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View Tree for Col. Richard Mentor JohnsonCol. Richard Mentor Johnson (b. 17 Oct 1780, d. 19 Nov 1850)


Picture of Richard Mentor Johnson
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Richard Mentor Johnson (son of Robert Johnson and Jemima Suggett)175, 176, 177 was born 17 Oct 1780 in Beargrass Station, Jefferson County, KY178, and died 19 Nov 1850 in Frankfort, KY178. He married Julia Chinn in Great Crossings, Scott County, KY.

 Includes NotesNotes for Richard Mentor Johnson:
References on
WFT Volume 1, Tree 2746
Tree 4841
WFT Volume 49, Tree 1038

1780 - Born
1807 A. Y. Masons Lodge
1811 Julia Chinn relationship
1812 - Imogene Chinn Johnson born
1817 Great Crossings Church built
1819 - 29 Senator from KY
1825 - 1837 - Operated Choctaw Indian Academy at Blue Springs and later White Sulphur Springs, Scott County, KY. Usually had between 200-300 students. Source: Filson Club History Quarterly, Vol 3, page 158.
1830 - Imogene and Daniel Pence marry
1830 to 1850 - White Sulphur Springs Health Resort
1833 - Julia dies
1834 - RMJ, child of Imogene and Daniel dies
1836 - Adeline Chinn Johnson Scott dies
1837 - 41 - VP
About 1840 - Tavern erected on Oakland part of property - Believed to be managed by Mr. Vanderslice. He's in Scott county census as living in the White Sulpher Springs area.
1850 - died



Dear Mrs. Gordon:
Thanks for your e-mail message. I have been fascinated by Richard Johnson and Julia Chinn for nearly 30 years but began to write about him only in the last five years or so. I did a chapter on him in a book on the Vice Presidents of the United States. Iíll find it and photocopy to send to you. I will also send the speech that I have written. There are many similarities but also some differences. I suggest that there was a relationship between two people that crossed the color line. Perhaps it did not mean as much in the early days---remember Jefferson, Wythe, and a host of others. Perhaps it was just two people who grew in respect or love, though historians are cautious about trying to measure the latter. I suspect that Julia cared for him after he received the wounds in the War of 1812. It took him over a year to recuperate. Thereafter, any mention of her shows an obvious level of respect. He had far more respect for her than a lot of white men had for their white wives in that era. All of their correspondence was destroyed by his relatives after his death. They went to court after his death to establish that there were no legal, living relatives, which, of course, they knew not to be true. However, the correspondence with Thomas Henderson speaks of her with great respect. His relationship with his daughters also suggests a level of respect. I found it particularly interesting that he hired Thomas Henderson as the head of the Choctaw Academy and urged him to teach not only the Indian boys but some slaves, some local white children, and his daughters. That means that in the 1820s black, red, and white Americans of both genders were being taught by the same man in the same school.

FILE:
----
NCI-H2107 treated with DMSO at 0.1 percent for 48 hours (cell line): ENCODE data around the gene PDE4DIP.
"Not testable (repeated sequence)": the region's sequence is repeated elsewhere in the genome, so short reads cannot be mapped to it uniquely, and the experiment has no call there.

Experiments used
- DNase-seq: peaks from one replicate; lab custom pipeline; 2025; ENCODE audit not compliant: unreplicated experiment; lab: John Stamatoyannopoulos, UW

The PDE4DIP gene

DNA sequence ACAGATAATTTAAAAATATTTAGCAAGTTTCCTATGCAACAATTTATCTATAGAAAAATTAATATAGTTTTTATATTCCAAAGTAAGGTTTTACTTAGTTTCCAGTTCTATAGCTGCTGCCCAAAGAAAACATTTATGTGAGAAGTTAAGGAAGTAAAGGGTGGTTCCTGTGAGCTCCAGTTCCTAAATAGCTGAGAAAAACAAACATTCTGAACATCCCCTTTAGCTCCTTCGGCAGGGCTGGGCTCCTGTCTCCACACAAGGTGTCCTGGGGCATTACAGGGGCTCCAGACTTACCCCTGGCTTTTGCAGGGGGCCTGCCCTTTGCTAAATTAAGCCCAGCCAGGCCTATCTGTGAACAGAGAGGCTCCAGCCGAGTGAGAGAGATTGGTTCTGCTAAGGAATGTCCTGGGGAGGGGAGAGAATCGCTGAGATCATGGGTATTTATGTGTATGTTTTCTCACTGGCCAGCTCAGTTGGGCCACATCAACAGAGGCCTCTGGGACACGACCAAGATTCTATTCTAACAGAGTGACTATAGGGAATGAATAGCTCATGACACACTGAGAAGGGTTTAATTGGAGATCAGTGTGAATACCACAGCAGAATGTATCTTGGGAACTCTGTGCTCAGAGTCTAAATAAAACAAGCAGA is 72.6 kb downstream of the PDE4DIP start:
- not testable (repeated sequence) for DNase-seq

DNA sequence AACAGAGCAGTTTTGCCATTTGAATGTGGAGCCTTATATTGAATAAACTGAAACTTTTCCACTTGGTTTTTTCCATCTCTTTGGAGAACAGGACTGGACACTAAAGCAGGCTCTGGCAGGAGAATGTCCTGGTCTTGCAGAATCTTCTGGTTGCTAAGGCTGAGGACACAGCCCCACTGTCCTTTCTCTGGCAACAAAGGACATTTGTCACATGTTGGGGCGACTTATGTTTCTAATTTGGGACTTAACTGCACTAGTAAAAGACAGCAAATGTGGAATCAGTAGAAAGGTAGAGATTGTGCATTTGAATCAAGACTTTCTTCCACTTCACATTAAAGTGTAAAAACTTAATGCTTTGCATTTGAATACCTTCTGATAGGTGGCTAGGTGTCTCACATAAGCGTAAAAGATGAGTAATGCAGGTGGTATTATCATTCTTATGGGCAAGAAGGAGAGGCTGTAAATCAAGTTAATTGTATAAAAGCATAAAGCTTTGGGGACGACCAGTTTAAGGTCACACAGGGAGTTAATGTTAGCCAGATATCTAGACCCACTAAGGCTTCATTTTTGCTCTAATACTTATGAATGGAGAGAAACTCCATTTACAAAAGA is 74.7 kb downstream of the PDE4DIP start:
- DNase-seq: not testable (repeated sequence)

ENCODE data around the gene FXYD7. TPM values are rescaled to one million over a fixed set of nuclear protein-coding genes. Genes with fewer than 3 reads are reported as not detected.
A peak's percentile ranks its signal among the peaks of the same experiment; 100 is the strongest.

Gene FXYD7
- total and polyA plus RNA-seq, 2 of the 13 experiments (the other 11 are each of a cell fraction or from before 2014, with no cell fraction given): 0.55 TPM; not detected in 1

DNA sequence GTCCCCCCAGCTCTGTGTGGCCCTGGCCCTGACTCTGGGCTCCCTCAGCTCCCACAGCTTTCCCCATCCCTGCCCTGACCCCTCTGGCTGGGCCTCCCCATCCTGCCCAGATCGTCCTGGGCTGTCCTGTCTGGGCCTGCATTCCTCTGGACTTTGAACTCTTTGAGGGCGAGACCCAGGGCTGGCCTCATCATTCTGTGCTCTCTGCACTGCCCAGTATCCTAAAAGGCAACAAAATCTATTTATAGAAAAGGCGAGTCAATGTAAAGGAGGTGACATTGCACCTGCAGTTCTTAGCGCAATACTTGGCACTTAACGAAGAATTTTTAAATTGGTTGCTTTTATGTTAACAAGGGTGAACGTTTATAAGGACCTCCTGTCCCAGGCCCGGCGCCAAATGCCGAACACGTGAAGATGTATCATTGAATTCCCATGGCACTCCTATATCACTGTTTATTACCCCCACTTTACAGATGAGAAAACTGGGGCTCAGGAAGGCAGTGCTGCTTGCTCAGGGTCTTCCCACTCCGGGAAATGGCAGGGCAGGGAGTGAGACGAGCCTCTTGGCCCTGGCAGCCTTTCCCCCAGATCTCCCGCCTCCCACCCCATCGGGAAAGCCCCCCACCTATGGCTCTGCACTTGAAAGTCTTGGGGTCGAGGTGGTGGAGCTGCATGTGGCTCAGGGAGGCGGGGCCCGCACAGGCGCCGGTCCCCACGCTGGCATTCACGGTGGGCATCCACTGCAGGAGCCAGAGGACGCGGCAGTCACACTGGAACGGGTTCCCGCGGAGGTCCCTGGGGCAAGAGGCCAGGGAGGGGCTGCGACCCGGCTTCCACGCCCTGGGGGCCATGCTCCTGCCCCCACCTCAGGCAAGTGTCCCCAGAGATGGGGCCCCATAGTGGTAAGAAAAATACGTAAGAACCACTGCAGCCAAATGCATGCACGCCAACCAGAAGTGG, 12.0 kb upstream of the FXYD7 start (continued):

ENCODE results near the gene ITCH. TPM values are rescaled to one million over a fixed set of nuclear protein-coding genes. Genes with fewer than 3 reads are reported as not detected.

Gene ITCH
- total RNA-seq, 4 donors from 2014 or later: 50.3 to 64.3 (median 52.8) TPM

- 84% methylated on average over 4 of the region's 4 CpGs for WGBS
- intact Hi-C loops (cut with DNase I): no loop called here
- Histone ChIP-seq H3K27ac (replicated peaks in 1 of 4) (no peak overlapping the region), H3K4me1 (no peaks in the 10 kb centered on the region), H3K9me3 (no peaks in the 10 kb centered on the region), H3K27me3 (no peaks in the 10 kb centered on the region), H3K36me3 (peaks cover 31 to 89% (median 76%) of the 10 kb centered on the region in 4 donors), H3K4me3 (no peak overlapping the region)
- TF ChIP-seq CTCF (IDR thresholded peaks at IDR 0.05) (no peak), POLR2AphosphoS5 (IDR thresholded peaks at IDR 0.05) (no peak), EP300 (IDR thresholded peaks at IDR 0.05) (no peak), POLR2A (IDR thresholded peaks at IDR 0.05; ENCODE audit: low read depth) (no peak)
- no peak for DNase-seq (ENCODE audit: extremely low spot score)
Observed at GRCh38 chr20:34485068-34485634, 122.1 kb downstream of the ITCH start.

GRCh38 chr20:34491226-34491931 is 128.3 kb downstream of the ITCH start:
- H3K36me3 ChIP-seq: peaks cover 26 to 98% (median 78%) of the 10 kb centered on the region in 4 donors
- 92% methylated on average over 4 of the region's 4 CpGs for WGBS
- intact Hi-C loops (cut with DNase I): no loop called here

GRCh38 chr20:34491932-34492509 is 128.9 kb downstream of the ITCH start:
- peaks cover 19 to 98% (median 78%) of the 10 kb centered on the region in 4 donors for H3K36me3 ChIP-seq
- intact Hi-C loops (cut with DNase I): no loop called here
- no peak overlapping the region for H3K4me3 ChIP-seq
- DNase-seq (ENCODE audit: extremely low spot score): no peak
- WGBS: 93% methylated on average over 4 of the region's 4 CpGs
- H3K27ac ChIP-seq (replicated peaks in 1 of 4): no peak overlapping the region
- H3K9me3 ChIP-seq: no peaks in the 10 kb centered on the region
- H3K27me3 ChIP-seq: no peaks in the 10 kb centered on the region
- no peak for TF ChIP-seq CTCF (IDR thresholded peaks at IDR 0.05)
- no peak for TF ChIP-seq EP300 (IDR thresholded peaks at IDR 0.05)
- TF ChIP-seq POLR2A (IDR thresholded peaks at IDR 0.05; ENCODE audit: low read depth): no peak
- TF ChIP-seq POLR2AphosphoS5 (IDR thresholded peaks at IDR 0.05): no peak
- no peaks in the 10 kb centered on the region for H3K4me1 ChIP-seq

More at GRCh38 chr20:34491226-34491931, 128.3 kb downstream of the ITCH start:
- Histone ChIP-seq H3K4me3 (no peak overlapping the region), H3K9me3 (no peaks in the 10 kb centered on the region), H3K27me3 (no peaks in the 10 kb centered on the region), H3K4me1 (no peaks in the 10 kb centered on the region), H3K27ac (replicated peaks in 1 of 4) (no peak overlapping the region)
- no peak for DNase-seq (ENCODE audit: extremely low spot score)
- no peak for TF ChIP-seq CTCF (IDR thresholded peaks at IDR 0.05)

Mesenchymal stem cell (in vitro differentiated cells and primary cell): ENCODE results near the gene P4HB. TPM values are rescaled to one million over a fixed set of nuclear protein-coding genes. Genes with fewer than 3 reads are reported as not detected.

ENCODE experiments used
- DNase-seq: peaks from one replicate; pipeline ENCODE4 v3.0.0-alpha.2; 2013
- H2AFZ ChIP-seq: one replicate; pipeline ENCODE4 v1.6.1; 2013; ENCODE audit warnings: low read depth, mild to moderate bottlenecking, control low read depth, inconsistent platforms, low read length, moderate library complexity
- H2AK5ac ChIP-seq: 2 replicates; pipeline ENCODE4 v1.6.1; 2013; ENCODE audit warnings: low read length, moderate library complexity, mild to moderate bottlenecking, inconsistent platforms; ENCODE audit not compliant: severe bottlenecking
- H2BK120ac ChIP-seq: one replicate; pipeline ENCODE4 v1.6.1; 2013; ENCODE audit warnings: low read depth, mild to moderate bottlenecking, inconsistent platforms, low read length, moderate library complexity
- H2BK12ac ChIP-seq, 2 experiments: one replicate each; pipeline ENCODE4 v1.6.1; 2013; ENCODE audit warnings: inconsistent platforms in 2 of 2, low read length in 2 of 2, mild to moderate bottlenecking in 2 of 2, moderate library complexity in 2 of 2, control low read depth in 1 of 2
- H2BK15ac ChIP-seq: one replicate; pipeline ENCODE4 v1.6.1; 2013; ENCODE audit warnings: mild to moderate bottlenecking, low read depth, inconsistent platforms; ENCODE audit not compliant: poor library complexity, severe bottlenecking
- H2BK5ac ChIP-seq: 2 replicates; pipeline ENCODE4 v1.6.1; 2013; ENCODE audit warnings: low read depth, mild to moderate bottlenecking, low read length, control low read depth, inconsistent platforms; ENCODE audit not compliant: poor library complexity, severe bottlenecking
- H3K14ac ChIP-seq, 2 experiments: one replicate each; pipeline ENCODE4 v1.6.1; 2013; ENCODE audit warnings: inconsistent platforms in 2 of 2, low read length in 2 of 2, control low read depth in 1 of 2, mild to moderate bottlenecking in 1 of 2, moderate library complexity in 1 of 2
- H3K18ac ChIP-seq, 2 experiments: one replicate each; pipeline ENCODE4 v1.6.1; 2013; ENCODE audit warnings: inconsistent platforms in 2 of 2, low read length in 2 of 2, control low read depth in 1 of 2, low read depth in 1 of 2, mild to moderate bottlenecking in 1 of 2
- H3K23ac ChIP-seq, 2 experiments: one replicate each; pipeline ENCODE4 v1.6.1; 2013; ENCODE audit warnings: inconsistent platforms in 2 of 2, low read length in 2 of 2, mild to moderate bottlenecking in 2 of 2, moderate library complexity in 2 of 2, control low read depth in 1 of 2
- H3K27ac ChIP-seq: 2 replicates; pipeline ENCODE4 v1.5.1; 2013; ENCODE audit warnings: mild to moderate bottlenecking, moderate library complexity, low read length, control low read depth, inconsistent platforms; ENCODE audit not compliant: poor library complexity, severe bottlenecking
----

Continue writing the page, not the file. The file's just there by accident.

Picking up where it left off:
Iíll try to gather the articles, but one additional story that I find interesting. When I first came to Georgetown the Johnson-Chinn relationship was not a topic that was talked about very much. However, in recent years a white woman, something of a blueblood in the community, who claimed descent from the Johnson family, and a black man who claimed descent from Julia Chinn, would address one another when they passed on the street ďHello Cousin.Ē Maybe that speaks to a bit of change in our society.

One more thing-----When Imogene Pence died there was a long obituary in the local paper that spoke rather nicely to her sense of pride and dignity and her place in the community. Do you have that? I donít know at this point how long it would take to find it, but I could try to get a copy if you would like one. There is also an African-American scholar, Dr. Carolyn Powell, who is working on the Johnson-Chinn relationship, if you are interested in her work.

Sincerely, Lindsey Apple
Dr. Lindsey Apple
History Professor
Georgetown College
Georgetown, KY
February, 2004






More About Richard Mentor Johnson:
Baptism: Jun 1815, Great Crossings Church (Baptist) on 1st Sunday.
Date born 2: 1780, Bryant Sta, KY, USA.179
Date born 3: 1780, VA, USA.179
Date born 4: 1781, Kentucky.180
Date born 5: 1780181
Date born 6: 1780182
Burial: Unknown, Frankfort Cemetery, Frankfort, KY.
Died 2: 19 Nov 1850, Frankfort, KY, USA.183
Died 3: 1850184
Elected 1: Bet. 1837 - 1841, Vice President under Martin Van Buren.
Elected 2: Bet. 1819 - 1829, Senator from Kentucky.
Military service 1: 1812, 1st Battalion Mounted Riflemen from KY.
Military service 2: 1813, Battle of the Thames - killed Tecumseh.
Residence 1: 1830, Not Stated, Scott, Kentucky.185, 186
Residence 2: 1850, District 2, Scott, Kentucky.187

More About Richard Mentor Johnson and Julia Chinn:
Unknown-Begin: Great Crossings, Scott County, KY.

 Includes NotesMarriage Notes for Richard Mentor Johnson and Julia Chinn:
History related by Capt. John Wilson, Elder At Georgetown Presbyterian Church, states that Julia Chism (Chinn) and Richard Johnson were rumored to have been secretly married by Rev. Thomas Henderson.
(Henderson was an early minister of the Great Crossings Baptist Church). However, most official bios of Richard Mentor state that he never married. The truth of this union will never be known, but there is no doubt that he gave his daughters, Imogene and Adeline, his name and bestowed them property (dowry fashion) when they married.

Children of Richard Mentor Johnson and Julia Chinn are:
  1. +Imogene Johnson, b. 17 Feb 1812, Great Crossings, Scott Co., KY, d. 04 Oct 1883, Great Crossings, Scott Co., KY.
  2. Adaline J. Johnson, b. Aft. 1812, Great Crossings, Scott Co., KY, d. 1836188.
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